Originally published by the Evening Echo, 6 February 2017.
Over the last two weeks, we might have asked ourselves: what does Donald Trump have to do in order for Enda Kenny to be ashamed of the idea of visiting him for St Patrick’s Day? The following actions by Trump, all of which were taken in his first week, have not deterred the Taoiseach from his planned visit in March: restricting the travel of millions of Muslims, endorsing torture, announcing of the publication of lists of immigrants who have committed crimes, halting the Syrian refugee intake, and sacking the attorney general after she disagreed with his travel ban. Is there anything that Trump could do that would make Kenny re-think his plans?
Yet Kenny is determined to go: his office has insisted that he must go, to “maintain the historically strong links between the Irish and American peoples”. We hear repeatedly these same arguments in favour of good relations between the Irish government and the Trump administration: the Irish economy supposedly needs the US onside if it is to function. There is somehow the accepted wisdom that Enda Kenny has to visit Trump in order to safeguard jobs — multinationals will pack up and take their operations elsewhere if Irish politicians do not pander to Trump, so the logic goes. Realistically, decisions by US multinationals to invest in Ireland depend on whether it is profitable for them to do so or not. Their decisions are not based on whether or not Kenny visits for St Patrick’s Day. Jobs have been located in Ireland for a host of reasons – including the skilled English-speaking workforce, and access to European markets.
Others have taken a stand. There has indeed been resistance to Trump from a number of nations, all of which have close economic ties to the US. Following huge popular pressure from within Mexico, President Enrique Peña Nieto cancelled his planned visit to Donald Trump. It goes without saying that the Mexican economy is heavily dependent on US investment. The Dutch government has reacted to Trump’s cut for international abortion funding by seeking to set up a new fund, and they are not living in fear of economic punishment. So the argument that the Irish economy will suffer if a visit to Trump does not take place is baseless and has little precedent.
That Trump was elected as President should not lead us to passively accept that we must continue with business as usual. Many racists and bigots throughout history were democratically elected. We should be concerned by what Trump represents, regardless of how many voted for him. Following his election, there was widespread suggestion that his presidency would not be as hard-line as his campaigning had been. The first week showed just how wrong such inclinations were: executive orders have been passed to oppress a number of communities: immigrants, women around the world, Muslims and refugees. Governments should be standing alongside those oppressed communities, not arranging to spend national holidays with the man at the forefront of their oppression.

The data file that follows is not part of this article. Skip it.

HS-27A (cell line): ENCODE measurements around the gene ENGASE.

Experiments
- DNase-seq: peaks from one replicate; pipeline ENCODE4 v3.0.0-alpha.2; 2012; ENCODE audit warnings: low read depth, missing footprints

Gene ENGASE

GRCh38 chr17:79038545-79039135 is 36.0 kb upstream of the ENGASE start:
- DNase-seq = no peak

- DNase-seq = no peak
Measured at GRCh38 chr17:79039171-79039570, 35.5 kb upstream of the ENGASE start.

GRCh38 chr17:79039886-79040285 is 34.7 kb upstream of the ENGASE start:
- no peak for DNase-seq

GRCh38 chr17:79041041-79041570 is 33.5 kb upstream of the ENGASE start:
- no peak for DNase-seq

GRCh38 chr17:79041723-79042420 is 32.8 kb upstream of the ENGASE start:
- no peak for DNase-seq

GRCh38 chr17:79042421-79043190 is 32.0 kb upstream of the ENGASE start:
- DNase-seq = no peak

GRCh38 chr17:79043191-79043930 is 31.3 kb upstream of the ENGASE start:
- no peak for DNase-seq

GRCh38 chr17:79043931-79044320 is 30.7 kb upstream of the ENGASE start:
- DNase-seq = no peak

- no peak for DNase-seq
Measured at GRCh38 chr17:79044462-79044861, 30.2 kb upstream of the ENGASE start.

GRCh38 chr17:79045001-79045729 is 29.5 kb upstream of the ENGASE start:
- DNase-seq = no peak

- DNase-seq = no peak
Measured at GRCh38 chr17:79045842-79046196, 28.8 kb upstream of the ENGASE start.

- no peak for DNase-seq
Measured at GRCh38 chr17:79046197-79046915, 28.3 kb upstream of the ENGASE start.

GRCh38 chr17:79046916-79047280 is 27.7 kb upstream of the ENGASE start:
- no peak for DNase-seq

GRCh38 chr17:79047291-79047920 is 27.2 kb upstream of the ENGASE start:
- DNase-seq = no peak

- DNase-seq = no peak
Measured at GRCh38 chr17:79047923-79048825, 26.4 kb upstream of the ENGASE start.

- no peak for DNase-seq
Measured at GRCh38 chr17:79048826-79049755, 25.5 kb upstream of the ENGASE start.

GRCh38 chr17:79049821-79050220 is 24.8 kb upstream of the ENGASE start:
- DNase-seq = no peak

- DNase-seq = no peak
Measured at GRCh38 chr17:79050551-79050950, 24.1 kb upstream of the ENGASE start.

We have to also ask how the world will view Enda Kenny visiting Donald Trump. Much of the world is revolted by the policies put forward by the US President. When Enda Kenny congratulated Trump’s election win “on behalf of the people of Ireland”, many in Ireland said that this did not represent them. The St Patrick’s Day visit will be a display to the world of an Irish celebration with a man who is hateful of many of the world’s communities – and parts of the world may interpret this as an Irish endorsement of Trump’s policies. What message about Ireland will this send to LGBT communities around the world, Muslims who have fled Middle East terror to Europe, and communities living in the Middle East?
We do not safeguard the future by cosying up to torture-advocating far-right racists and celebrating symbolic Irish holidays with them. We safeguard it by opposing and condemning characters like Trump. History will doubtless remember Trump for what he is and what he represents. Ireland should not have a place in that history as a close friend of the administration. What kind of extremism from a US president will it take for the Irish government to realise this, show some principles and not exist in a state of constant fear of economic punishment?
Many people in Ireland will want Muslims, women, black populations, and other oppressed communities to know that we oppose the hatred and division that Trump thrives upon. It seems that Enda Kenny however wishes to go down in history as the Taoiseach who went to visit Donald Trump for St Patrick’s Day. He can do so and embarrass himself in the process, or he can consider what message this visit will send to the world. Trump’s first few days saw him achieve the lowest domestic approval rating in polling history. The worldwide protests following his inauguration give us a good idea of how he is perceived internationally. Thousands of Irish citizens have voiced concern at how a visit to Trump will portray Ireland. Kenny could send a healthy message to the world and put Ireland on the right side of this crucial moment in history. He could stand up for the struggles against the hatred sown by Trump – and cancel his visit.